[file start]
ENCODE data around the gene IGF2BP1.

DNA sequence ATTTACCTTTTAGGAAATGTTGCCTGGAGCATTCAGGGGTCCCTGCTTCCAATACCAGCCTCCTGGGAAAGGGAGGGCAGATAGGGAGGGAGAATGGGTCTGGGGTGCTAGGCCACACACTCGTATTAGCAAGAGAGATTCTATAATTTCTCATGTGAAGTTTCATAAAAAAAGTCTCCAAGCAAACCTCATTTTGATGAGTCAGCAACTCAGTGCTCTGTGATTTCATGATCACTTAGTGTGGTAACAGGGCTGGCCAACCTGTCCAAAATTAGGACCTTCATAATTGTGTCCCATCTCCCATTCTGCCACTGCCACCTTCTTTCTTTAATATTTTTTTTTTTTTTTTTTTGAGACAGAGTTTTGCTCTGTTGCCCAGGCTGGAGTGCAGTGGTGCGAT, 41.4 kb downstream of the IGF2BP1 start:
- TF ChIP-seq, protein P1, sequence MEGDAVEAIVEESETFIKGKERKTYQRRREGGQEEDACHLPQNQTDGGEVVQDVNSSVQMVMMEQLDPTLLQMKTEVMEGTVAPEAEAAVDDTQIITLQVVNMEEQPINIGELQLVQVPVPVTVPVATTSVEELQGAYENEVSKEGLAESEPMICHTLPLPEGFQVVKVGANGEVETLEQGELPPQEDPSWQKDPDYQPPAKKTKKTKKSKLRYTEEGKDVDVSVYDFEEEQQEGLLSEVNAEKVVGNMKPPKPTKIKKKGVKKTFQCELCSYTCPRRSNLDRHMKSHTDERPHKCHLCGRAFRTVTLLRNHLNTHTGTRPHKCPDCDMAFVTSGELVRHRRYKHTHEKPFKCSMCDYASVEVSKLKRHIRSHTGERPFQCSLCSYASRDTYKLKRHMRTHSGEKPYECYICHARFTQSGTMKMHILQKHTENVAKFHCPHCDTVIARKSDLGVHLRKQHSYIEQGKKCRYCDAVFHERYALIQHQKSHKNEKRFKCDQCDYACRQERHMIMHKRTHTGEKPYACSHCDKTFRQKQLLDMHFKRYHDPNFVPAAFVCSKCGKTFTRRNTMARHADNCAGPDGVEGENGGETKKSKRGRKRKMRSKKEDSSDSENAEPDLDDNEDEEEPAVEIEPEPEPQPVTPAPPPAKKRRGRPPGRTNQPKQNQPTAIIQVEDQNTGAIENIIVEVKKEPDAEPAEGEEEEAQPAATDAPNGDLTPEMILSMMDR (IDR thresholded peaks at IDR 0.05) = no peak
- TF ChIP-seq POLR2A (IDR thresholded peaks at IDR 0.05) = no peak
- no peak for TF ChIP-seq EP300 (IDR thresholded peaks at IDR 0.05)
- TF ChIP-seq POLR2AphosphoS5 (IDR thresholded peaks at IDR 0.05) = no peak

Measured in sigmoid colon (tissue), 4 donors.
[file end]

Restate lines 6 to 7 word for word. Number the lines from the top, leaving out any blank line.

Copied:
- TF ChIP-seq POLR2AphosphoS5 (IDR thresholded peaks at IDR 0.05) = no peak

Measured in sigmoid colon (tissue), 4 donors.